I already talked about the sub-plot in regards to the saddest, most generous dad in the world, but it’s such a side thing...until suddenly it’s the main plot! The knight believes that this man is part of his duty and his destiny, so he decides to get old mate's kids all the presents that they ever asked for! ...Only for this to mean nothing! Because he needed to kiss V. Hudge all along. There’s even a random red-headed “flirt” who seems like an antagonist from the moment you see her, and when she finally makes a move on our knight, she gives up before even trying. She gives him the mistletoe he needed to kiss V. Hudge! It’s so stupid, I couldn’t help but love it.
I blame two things for this next part: Lord of the Rings and Game of Thrones. I’m sorry, but now it’s kind of part of the zeitgeist that knights are grungy and dirty and gross, and when your knight's armour is so shiny that a cup of hot chocolate doesn’t clean it off, then you’re doing it wrong.
And then there’s the Old Crone (Ella Kenion), whose make-up, wig and costume are so bad, I assumed she was Vanessa Hudgens in disguise. Her wig is so bad that I couldn’t even tell if she was the same actress in reverse shots. I don’t mean to attack Barbara Gregusova on her work; she’s done a lot over the last fourteen years, and I’m sure she’s very talented, but geez….
The cinematography did whatever it could for the back-lot that they apparently shot on. My favourite part is the obvious still-car drive, where fairy lights slowly turn on and off in the background without moving.
This is a cheap movie, and if you find it charming, awesome! I found some of it as charming as a SyFy original, and other parts just baffling.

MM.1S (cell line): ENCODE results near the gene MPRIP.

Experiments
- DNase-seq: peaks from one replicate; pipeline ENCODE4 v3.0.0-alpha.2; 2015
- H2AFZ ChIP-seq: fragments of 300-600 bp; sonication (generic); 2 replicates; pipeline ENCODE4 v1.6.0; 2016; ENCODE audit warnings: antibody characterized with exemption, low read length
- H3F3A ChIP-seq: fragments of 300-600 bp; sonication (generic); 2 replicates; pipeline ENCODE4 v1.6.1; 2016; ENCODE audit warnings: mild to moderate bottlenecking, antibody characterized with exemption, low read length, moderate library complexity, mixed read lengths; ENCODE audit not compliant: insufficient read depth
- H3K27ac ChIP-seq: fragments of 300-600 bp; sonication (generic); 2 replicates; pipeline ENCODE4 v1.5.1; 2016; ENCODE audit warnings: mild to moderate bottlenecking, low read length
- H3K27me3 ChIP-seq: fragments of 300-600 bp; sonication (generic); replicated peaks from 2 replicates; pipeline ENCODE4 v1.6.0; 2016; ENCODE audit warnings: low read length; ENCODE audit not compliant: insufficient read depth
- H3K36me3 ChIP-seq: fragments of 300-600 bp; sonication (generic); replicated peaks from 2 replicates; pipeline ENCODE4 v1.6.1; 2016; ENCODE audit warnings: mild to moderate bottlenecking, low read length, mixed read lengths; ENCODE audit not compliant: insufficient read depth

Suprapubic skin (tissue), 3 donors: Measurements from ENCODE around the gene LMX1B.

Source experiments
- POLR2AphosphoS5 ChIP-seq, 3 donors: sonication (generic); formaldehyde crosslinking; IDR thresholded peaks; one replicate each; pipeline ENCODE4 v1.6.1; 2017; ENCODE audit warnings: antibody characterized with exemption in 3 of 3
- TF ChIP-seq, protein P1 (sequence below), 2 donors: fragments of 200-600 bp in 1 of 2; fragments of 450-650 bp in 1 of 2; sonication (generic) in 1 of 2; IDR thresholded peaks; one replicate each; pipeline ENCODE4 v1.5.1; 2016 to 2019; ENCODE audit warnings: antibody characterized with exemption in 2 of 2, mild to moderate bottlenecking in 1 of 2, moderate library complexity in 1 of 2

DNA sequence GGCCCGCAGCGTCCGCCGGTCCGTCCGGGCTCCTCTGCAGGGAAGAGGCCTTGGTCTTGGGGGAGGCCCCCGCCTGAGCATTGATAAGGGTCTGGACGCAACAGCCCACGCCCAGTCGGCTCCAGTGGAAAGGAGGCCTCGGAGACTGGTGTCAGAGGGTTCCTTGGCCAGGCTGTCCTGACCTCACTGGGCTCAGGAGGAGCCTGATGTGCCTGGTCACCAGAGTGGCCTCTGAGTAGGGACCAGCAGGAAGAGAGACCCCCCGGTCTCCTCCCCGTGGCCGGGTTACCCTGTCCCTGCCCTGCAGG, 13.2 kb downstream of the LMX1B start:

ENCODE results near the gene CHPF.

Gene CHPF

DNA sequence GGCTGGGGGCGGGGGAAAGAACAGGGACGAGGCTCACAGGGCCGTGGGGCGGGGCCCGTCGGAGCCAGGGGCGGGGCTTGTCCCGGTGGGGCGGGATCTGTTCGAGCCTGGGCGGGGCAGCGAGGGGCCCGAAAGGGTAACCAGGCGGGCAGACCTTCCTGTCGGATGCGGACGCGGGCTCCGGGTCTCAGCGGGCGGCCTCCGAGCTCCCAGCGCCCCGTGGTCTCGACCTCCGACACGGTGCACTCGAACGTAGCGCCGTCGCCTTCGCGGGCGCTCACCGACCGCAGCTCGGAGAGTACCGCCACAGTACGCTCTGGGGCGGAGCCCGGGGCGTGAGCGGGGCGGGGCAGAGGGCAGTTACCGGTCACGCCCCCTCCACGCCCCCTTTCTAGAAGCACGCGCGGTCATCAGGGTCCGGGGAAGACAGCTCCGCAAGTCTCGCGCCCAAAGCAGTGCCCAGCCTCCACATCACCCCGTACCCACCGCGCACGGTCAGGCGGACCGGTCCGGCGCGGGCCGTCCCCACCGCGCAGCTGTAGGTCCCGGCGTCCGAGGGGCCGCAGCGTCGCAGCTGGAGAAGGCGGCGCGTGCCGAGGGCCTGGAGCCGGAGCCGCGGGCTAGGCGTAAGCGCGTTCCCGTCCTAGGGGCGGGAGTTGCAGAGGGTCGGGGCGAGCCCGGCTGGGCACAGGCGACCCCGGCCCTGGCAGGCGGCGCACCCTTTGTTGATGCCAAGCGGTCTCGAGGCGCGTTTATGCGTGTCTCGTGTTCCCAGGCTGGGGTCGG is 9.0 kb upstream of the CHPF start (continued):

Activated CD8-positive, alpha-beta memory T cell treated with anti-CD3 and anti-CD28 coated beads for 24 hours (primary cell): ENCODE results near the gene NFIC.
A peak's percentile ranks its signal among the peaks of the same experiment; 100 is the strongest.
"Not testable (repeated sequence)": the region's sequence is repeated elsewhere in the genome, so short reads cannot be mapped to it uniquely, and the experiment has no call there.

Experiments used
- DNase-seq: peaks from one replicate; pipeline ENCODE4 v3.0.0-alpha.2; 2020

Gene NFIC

I probably made it too obvious, but yeah… I had fun. This is a movie to make fun of with friends, no question. It’s hard when a “comedy” is so bad it’s good, because sometimes, some things are actually funny, and then other times you have a grown man in a knight costume painfully saying “Lit AF” in an overly American accent. Other times you have the same man calling cars “metal steeds” despite the fact that you see they have carriages in the past, so why wouldn’t he call them “horseless carriages”? And why can he not figure out how a radio works in one scene, and then binge-watch TV in the next?
The only consistency is the inconsistencies.
From the random sub-plots that happen to tie in to the mainplot, to the random sub-plots that go nowhere, this movie is a lot of fun. The movie knows what it is (they play a scene from another Christmas film, which I assumed was a parody but apparently wasn't), but still falls into the same clichés that make it adorably stupid. I haven't even mentioned that the knight's name is Sir Cole, which makes it sound like everyone calls him Circle, which my wife and I legitimately thought was his name for a third of the film.
I’m too lazy to think of a drinking game, but if you can think of one, then go buck wild.